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Abu Dhabi, UAEWednesday 24 October 2018

Book review: 'The Travel Diaries of Albert Einstein' is a tawdry attempt to sully his name

Yes, some of his statements were far from politically correct, but this book should not be allowed to rewrite a good man’s reputation

Einstein with luminaries at Kyoto University, Japan, where he was invited to lecture Alamy Stock Photo
Einstein with luminaries at Kyoto University, Japan, where he was invited to lecture Alamy Stock Photo

Between late 1922 and early 1923, Albert Einstein set off an a tour of Asia that brought him into contact with a variety of non-European peoples. He recorded his raw impressions in a private journal. These entries were never intended for a public audience. There was, by then, a popular image of Einstein. He had acquired overnight celebrity in 1919 when Sir Arthur Eddington performed a test of his general theory of relativity.

Luminaries in Tokyo were entreating him to lecture in Japanese universities. Zionists wanted him to visit Palestine. Invitations came from South Asia and China. The political climate in Berlin was suffused with murderous anti-Semitism. On June 24, 1922, Walter Rathenau, Germany’s foreign minister – and a friend of Einstein’s – was assassinated. “I would not have thought that hate, delusion, and ingratitude would go so far,” Einstein wrote in a letter to the departed minister’s grieving mother. Einstein’s first wife, meanwhile, received news that there was a plot to kill her ex-husband.

All of this – combined with Einstein’s abiding fascination with the East – quickened his decision to vacate Berlin. He travelled via West and South Asia, landing first in Port Said and then going to Sri Lanka; in the latter place he encountered Indians properly for the first time. Eventually he would become an admirer of Indian civilisation and literature, and a friend to India’s founding personalities.

Initially, however, he used language to describe Indians that makes him susceptible, in our age, to the charge of holding “Orientalist” views as they came to be explicated by Edward Said in 1978. He described some of the people he met as “primitive”. Generally, he compared Indians favourably to the Arabs he had encountered at Port Said, but added that the poverty in which some of them lived “did not allow any distinct existence for the individual”.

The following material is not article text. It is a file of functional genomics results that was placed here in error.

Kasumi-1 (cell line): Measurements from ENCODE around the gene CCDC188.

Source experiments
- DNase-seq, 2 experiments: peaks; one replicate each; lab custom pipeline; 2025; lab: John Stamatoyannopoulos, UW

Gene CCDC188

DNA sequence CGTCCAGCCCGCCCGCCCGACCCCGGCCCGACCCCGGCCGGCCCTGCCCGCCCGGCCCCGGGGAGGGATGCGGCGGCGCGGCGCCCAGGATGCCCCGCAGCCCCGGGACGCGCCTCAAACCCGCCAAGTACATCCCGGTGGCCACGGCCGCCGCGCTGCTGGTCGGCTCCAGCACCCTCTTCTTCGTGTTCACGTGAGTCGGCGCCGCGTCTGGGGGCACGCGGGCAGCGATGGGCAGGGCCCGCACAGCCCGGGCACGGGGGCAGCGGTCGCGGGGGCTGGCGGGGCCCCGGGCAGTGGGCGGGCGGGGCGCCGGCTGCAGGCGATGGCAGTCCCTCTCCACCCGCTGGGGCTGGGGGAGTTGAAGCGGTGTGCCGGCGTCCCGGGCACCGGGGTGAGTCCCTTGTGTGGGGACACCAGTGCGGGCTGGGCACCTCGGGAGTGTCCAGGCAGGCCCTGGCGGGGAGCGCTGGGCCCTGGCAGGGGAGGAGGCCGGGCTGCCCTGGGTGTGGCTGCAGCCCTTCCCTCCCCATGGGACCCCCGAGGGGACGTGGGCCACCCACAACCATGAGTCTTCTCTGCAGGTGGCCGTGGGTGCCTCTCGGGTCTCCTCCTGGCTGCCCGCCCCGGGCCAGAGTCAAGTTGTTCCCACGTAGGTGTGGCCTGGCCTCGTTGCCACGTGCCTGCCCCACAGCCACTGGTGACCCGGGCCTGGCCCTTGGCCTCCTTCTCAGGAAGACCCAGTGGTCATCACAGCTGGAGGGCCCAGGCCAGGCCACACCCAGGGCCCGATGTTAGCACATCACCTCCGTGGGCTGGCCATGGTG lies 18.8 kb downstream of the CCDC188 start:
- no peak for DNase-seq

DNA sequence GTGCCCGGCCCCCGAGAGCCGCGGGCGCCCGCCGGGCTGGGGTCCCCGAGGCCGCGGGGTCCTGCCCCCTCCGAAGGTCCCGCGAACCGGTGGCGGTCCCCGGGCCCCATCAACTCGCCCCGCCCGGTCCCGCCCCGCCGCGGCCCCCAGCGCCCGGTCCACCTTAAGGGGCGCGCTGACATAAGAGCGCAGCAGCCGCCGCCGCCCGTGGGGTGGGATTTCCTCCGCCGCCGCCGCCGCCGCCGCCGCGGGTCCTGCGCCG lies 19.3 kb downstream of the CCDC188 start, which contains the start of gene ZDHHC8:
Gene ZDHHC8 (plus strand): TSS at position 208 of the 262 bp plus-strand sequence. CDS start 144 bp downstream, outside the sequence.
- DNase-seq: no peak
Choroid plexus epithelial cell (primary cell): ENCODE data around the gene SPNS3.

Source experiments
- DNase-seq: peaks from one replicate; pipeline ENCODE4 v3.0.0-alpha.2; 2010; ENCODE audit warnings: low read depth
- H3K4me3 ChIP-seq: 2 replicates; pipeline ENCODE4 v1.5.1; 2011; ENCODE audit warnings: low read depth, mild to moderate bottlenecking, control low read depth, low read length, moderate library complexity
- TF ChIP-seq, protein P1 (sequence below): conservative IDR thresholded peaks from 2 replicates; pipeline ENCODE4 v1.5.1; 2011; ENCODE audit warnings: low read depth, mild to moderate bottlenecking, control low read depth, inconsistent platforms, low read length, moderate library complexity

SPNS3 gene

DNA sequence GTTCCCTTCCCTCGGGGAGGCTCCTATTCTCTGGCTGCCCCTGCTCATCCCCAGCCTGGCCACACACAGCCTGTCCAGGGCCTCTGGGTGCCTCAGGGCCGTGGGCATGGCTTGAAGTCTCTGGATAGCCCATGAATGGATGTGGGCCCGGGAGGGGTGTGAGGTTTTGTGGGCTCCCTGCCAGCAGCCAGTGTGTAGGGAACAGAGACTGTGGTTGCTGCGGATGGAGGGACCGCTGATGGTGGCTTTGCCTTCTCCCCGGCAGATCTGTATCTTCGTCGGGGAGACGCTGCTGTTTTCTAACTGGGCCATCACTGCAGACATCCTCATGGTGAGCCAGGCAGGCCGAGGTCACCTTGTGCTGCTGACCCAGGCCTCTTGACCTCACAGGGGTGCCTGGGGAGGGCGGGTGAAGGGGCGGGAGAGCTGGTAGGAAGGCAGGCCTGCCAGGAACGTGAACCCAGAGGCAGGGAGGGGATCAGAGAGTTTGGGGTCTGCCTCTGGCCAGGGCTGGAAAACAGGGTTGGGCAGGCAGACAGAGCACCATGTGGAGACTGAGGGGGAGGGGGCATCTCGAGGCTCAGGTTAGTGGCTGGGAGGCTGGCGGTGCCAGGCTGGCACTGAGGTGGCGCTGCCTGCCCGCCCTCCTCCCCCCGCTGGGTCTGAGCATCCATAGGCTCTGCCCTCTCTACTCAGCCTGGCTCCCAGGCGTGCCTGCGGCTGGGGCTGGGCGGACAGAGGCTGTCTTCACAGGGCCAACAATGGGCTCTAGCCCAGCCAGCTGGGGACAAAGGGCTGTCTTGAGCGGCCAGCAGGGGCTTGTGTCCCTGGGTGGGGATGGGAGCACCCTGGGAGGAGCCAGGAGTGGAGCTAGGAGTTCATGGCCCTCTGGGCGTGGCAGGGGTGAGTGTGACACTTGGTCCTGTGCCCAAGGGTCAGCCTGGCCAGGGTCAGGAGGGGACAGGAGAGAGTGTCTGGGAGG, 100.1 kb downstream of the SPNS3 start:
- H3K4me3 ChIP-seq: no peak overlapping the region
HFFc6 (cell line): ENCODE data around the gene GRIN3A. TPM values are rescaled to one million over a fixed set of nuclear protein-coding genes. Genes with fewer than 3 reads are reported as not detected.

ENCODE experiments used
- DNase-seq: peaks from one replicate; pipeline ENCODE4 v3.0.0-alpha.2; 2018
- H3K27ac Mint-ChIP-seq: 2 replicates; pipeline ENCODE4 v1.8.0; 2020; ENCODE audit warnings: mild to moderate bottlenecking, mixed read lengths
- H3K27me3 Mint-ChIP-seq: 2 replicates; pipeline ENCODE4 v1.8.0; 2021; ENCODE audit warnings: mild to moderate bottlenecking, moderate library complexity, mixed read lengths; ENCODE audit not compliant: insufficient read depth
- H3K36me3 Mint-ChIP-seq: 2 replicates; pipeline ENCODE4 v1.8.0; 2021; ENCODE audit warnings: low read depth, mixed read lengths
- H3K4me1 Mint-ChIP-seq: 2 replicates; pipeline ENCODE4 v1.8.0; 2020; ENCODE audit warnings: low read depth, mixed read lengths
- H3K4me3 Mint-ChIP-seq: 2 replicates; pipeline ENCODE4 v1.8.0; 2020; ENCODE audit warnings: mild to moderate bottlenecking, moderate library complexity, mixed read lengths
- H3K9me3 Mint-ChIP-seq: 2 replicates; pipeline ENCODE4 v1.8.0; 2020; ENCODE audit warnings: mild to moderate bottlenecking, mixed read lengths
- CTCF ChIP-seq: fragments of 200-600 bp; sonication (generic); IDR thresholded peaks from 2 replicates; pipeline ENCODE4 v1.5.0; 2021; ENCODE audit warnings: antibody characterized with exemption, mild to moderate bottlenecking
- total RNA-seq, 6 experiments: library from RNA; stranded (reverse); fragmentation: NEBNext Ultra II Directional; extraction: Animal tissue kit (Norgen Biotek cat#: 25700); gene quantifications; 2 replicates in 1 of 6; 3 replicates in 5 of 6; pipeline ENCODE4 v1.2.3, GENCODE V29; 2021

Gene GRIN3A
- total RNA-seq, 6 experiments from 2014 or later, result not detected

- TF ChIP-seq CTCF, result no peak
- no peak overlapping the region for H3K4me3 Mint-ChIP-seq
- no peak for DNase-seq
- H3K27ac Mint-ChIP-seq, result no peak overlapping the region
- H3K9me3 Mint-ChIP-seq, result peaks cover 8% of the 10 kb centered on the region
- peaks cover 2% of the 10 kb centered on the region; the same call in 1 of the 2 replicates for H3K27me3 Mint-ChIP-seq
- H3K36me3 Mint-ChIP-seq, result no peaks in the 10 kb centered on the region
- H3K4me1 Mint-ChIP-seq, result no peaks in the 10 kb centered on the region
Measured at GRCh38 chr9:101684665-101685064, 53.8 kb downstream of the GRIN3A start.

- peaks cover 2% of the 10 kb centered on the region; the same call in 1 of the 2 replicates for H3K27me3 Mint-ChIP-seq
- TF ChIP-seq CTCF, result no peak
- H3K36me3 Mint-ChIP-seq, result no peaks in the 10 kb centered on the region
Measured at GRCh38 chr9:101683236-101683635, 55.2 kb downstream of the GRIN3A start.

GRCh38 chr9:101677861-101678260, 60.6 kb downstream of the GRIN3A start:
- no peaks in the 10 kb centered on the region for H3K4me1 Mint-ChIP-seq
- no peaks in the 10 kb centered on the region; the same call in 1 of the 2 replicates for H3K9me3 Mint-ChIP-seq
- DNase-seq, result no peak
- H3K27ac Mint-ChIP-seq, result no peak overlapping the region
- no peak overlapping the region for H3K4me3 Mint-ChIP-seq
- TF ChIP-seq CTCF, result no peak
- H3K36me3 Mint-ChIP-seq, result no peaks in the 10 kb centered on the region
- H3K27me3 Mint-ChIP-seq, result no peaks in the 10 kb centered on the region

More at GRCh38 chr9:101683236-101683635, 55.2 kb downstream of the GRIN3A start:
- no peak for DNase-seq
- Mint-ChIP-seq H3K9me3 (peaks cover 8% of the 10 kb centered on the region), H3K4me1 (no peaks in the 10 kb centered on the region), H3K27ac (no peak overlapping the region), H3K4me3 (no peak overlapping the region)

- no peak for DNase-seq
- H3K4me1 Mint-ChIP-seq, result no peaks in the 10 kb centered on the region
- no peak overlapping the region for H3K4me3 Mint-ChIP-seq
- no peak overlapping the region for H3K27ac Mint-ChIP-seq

The argument that poverty degrades humans and diminishes their chances of self-improvement is the trope of virtually every left-wing political party. It would be absurd to condemn Einstein for suggesting the same thing because his observation was directed at people of a darker complexion.

What Einstein wrote about Indians is infinitely less offensive – if it can be said to be offensive at all – than what Mahatma Gandhi, in his early years as a barrister in South Africa, said about that subcontinent’s black majority. Gandhi outgrew his racism, became a proponent of universal brotherhood and is now claimed by South Africa as one of its founding fathers. Einstein, if his diary is anything to go by, never had a racist bone in his body.

He made hasty generalisations, especially about the Chinese, that are not easy to reconcile with the sensitive and thoughtful public figure. He felt the Chinese were “industrious, filthy, obtuse people” and thought “it would be a pity” if they “supplanted all other races”.

But if his words seem like an echo of European xenophobia, consider what he said when visiting Palestine: “It does seem to me that our kinfolk [Jews in Palestine] really are more sympathetic (at least less brutal) than these horrid Europeans. Perhaps things can only improve if only the Chinese are left, who refer to all Europeans with the collective noun ‘bandits’.” There is a sense of solidarity and alliance here with the Chinese against the Europeans.

And if you think he was identifying with the Jews to the exclusion of others, consider his opinion of the orthodox among them: “obtuse ethnic brethren… with their faces turned to the wall, bending their bodies… in a swaying motion. Pitiful sight.”

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Ze’ev Rosenkranz, the director of Einstein Papers Project at the California Institute of Technology and the editor of this volume, admits that Einstein was no racist; but his claim that there was an element of “racism” in the way he “perceived” others is, in my view, not supported by the contents of Einstein’s diary. Einstein scribbled his crude and unprocessed thoughts, lest we forget, in a private journal. Even those who see some of his words dripping with prejudice must concede that no public position of his was animated by bigotry.

He was one of the past century’s most tireless anti-racists – a refugee from German anti-Semitism who made formidable enemies in the United States by championing equality for African-Americans. As an advocate of the rights of colonised peoples, he was far ahead of his time.

The pre-publication publicity for this book, centred on Einsten’s supposed “racism”, has done tremendous disservice to its subject. The Chinese can see this deplorable marketing ploy for what it is. “Diaries are extensions of private thought, and there’s no sin in thought,” one user on the Chinese social media site Weibo wrote in reaction to the deluge of press reports about Einstein’s “racist” attitudes based upon Princeton University Press’s promotional material. “No matter what he thinks, as long as he doesn’t speak or act in a racist way, then you cannot implicate him.”

In a life distinguished by accomplishment and camaraderie with the weak and downtrodden, so little of what Einstein wrote, even in private, seems truly abhorrent – as anyone who reads this book will discover. But damn the reputation of a good man: there are books to be sold.